Tuesday, July 2, 2013


I'm intrigued by mandalas, which are generally various geometric designs, usually in concentric configurations. In Hinduism and Buddhism, these diagrams represent the universe and are used in sacred rites and instruments of meditation. Mandalas are also found in nature in flowers and plants, like sunflowers, agaves, and tree rings; in sea shells, like nautilus and urchins; in clouds, like hurricanes; and various other natural phenomena.

Since Zentangles are created with repetitive patterns in a fun, relaxing, focused way, they fit well with mandalas as instruments of meditation. Zentangles made into circular designs are called Zendalas. These are my recent creations.

Zendala 1. 6"x 6" mixed-media paper with pencil and Sakura micron pen.
This was inspired by the Zendala Dare weekly challenge. I don't recall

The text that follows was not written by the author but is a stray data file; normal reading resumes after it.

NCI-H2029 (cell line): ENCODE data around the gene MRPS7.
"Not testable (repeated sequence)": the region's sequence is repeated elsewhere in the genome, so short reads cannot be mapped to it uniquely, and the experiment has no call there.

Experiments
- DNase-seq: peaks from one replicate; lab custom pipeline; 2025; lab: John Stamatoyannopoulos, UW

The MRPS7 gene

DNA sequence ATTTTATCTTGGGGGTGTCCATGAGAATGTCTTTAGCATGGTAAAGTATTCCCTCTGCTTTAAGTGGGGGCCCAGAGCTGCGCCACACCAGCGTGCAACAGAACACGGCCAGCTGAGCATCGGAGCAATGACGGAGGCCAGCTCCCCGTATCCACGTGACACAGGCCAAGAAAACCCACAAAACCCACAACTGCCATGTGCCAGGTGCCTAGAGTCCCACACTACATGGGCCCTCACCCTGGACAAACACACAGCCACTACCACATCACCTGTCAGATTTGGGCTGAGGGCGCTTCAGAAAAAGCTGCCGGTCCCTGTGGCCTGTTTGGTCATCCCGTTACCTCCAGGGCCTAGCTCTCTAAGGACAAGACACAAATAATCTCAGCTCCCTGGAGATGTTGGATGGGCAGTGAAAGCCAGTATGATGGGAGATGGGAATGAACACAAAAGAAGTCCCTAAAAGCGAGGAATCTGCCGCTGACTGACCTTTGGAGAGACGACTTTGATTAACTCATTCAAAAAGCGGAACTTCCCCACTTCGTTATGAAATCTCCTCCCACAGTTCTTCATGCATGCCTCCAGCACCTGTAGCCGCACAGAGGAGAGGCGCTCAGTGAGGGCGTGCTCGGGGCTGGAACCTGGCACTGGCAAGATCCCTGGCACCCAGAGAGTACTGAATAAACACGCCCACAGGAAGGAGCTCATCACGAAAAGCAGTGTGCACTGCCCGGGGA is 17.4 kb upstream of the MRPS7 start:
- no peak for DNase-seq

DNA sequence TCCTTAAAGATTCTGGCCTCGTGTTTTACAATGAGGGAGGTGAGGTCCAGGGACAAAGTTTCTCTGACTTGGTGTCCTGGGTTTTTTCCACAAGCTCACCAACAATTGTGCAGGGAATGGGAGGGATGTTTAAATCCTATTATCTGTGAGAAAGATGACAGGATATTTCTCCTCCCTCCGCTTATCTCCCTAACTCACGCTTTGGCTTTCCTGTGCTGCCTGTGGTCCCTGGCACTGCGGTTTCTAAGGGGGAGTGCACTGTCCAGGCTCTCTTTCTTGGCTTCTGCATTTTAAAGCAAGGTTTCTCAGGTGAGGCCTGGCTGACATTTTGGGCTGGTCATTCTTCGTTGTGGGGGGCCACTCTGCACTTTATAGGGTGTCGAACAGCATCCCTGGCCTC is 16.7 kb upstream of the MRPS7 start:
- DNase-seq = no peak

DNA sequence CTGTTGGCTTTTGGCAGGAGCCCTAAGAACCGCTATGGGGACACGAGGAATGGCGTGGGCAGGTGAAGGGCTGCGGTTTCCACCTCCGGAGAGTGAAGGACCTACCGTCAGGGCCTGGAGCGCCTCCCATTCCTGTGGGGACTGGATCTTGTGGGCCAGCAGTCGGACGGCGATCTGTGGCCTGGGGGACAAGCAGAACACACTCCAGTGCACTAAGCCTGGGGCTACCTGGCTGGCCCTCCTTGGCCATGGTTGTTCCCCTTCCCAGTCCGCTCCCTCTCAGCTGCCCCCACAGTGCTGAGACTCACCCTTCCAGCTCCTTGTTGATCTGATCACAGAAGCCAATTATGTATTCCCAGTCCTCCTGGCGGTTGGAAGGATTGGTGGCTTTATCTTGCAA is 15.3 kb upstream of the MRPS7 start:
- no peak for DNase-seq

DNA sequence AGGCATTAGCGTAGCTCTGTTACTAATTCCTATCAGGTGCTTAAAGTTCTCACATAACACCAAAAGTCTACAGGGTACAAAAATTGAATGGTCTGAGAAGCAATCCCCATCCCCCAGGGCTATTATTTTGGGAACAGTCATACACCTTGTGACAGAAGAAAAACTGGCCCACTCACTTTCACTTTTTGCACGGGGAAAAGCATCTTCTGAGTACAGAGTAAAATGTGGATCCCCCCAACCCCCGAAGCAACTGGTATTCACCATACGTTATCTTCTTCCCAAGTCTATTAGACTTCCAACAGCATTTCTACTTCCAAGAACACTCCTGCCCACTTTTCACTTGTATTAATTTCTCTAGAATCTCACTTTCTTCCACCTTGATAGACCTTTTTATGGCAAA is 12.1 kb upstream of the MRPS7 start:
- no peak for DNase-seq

which  number this was from. I used Rick's Paradox to create a spiral
design in the center. The outside was created with copada and mooka tangles. 

Nautilus. 6"x 6" mixed-media paper with pencil and Sakura micron pen.
Nautilus have always intrigued me. It amazes me how these
alien-appearing cephalopods can swim and have lived in our
oceans for millions of years.  After creating the shell pattern, I added
bubbles to remind me of the ocean it lives in.

Shell. 6"x 6" mixed-media paper with pencil and Sakura micron pen.
After drawing the nautilus, I wanted to do another shell pattern. This
is a common scallop shell I remember picking up on the Atlantic
Ocean and Gulf of Mexico beaches on various vacations as a child
and an adult. I tried to use tangles that could be used as borders and
decreased in size as I drew them from the outer shell to the center bottom
of the shell. I separated the sections with pearlz. 

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